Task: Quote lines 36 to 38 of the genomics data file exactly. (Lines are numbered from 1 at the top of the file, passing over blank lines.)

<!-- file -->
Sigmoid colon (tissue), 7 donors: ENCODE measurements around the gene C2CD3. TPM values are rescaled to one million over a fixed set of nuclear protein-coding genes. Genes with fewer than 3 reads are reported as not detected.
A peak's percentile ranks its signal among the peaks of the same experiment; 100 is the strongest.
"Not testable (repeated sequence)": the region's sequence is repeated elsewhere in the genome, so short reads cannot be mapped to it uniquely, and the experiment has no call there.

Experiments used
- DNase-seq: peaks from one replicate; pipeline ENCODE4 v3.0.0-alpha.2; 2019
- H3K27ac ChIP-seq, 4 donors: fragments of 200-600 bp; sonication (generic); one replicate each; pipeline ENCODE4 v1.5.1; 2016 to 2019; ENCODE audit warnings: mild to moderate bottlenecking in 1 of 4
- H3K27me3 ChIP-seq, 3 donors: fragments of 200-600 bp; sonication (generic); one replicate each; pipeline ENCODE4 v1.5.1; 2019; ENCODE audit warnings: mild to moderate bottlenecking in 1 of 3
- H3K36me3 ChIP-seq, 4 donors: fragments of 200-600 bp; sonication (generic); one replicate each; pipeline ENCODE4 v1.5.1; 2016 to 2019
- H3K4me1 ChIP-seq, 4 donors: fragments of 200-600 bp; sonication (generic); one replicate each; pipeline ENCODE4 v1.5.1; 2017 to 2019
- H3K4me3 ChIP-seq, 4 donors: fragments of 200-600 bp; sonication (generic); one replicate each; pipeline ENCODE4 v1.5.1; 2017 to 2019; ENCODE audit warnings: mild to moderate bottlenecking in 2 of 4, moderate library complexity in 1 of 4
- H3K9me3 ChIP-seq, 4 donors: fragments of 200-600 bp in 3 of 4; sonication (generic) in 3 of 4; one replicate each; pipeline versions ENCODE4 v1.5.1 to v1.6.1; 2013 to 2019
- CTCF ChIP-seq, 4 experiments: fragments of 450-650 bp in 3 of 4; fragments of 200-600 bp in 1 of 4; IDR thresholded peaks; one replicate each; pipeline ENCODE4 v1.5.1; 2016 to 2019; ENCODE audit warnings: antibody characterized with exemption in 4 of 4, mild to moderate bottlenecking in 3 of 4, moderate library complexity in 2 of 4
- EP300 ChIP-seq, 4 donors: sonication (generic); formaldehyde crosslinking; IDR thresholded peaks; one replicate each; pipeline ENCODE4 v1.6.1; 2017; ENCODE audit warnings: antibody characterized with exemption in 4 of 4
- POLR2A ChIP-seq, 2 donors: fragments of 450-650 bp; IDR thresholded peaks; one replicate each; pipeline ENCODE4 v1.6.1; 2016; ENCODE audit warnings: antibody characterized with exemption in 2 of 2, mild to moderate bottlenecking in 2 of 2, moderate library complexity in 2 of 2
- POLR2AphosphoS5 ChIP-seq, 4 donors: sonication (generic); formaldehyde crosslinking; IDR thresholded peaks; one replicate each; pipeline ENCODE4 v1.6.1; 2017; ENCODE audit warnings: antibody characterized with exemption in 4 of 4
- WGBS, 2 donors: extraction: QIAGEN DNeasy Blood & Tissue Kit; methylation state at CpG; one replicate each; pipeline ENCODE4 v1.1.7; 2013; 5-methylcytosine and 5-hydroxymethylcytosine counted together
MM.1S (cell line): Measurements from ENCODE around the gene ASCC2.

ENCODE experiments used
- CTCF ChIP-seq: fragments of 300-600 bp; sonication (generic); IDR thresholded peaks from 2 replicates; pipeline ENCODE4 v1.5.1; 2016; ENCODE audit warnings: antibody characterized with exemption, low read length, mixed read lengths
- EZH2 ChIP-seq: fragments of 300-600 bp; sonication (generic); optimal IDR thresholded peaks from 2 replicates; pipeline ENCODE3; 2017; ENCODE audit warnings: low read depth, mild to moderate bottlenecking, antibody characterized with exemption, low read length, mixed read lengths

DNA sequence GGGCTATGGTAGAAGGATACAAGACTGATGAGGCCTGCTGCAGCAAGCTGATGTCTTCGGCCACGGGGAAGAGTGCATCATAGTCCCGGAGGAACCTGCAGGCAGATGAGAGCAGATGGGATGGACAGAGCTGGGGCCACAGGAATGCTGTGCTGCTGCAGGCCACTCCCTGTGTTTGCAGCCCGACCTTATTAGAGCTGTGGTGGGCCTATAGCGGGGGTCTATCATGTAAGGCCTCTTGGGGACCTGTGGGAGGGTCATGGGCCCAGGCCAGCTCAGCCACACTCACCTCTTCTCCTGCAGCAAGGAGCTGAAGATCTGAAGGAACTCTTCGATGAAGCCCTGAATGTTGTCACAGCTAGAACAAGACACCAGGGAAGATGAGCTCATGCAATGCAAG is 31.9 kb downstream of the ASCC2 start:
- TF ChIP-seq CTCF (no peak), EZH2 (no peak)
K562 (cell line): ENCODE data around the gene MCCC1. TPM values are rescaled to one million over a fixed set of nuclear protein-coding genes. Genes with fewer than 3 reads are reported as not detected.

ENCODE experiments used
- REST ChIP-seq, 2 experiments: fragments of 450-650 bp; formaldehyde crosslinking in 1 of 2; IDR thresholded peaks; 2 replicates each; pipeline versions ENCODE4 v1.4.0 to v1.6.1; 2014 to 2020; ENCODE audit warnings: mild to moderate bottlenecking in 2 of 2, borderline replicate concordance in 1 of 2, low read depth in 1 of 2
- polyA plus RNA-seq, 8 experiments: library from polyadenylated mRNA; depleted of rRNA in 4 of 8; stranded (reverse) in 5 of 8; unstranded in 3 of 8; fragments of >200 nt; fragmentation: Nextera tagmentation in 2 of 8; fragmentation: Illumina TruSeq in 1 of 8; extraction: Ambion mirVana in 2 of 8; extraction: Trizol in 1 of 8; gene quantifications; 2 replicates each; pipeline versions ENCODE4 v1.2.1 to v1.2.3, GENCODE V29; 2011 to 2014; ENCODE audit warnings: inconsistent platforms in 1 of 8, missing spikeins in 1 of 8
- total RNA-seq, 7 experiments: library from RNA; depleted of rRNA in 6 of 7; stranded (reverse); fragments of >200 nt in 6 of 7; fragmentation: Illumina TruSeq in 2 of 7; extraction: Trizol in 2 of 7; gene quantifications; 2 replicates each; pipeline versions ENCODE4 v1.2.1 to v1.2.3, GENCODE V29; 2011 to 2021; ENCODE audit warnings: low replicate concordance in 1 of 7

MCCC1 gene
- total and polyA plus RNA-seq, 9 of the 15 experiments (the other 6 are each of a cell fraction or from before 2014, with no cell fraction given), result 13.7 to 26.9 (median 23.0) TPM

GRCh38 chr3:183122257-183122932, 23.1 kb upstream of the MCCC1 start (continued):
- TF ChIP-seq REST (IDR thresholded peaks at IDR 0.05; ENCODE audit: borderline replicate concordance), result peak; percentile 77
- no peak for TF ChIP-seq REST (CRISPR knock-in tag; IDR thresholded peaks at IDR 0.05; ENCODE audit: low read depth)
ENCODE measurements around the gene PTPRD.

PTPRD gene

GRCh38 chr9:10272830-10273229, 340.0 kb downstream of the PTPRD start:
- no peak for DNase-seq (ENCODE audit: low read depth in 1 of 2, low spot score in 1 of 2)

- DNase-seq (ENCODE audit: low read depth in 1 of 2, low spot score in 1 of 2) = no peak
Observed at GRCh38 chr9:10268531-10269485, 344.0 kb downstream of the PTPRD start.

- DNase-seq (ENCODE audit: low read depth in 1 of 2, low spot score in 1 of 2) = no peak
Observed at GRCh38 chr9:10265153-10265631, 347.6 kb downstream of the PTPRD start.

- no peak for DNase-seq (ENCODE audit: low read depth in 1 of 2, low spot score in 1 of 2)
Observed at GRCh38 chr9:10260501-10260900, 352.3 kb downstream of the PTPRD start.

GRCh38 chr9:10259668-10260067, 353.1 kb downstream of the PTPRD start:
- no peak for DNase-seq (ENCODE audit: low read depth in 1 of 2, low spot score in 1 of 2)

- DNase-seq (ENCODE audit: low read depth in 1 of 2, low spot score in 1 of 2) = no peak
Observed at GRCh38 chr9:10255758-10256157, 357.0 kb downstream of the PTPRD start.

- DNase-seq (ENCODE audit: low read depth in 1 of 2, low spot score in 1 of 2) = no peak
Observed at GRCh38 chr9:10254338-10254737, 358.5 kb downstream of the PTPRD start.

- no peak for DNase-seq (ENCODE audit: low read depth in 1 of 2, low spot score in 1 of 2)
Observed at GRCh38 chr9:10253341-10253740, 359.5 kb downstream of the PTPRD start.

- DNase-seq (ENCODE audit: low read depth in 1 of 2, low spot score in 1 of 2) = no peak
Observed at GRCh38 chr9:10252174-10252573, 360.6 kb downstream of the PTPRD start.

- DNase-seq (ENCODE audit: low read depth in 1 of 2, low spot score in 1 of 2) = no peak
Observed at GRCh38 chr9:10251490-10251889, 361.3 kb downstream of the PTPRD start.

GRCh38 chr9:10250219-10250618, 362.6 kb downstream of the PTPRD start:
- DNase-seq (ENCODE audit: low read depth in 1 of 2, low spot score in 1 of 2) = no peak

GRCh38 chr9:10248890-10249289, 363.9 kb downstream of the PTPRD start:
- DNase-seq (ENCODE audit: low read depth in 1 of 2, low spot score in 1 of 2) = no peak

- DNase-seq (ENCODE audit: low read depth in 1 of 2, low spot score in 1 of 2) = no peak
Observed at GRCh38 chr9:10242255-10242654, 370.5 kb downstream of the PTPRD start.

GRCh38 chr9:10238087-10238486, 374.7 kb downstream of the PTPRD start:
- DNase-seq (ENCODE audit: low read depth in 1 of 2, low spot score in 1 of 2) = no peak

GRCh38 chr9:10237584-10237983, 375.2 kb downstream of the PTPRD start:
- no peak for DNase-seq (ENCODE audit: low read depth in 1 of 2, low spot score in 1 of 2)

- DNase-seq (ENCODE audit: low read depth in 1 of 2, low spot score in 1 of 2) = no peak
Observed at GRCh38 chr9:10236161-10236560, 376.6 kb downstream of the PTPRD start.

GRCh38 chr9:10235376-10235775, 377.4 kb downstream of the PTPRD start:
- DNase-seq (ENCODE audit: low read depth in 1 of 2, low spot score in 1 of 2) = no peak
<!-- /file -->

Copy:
- no peak for DNase-seq (ENCODE audit: low read depth in 1 of 2, low spot score in 1 of 2)

- DNase-seq (ENCODE audit: low read depth in 1 of 2, low spot score in 1 of 2) = no peak
Observed at GRCh38 chr9:10268531-10269485, 344.0 kb downstream of the PTPRD start.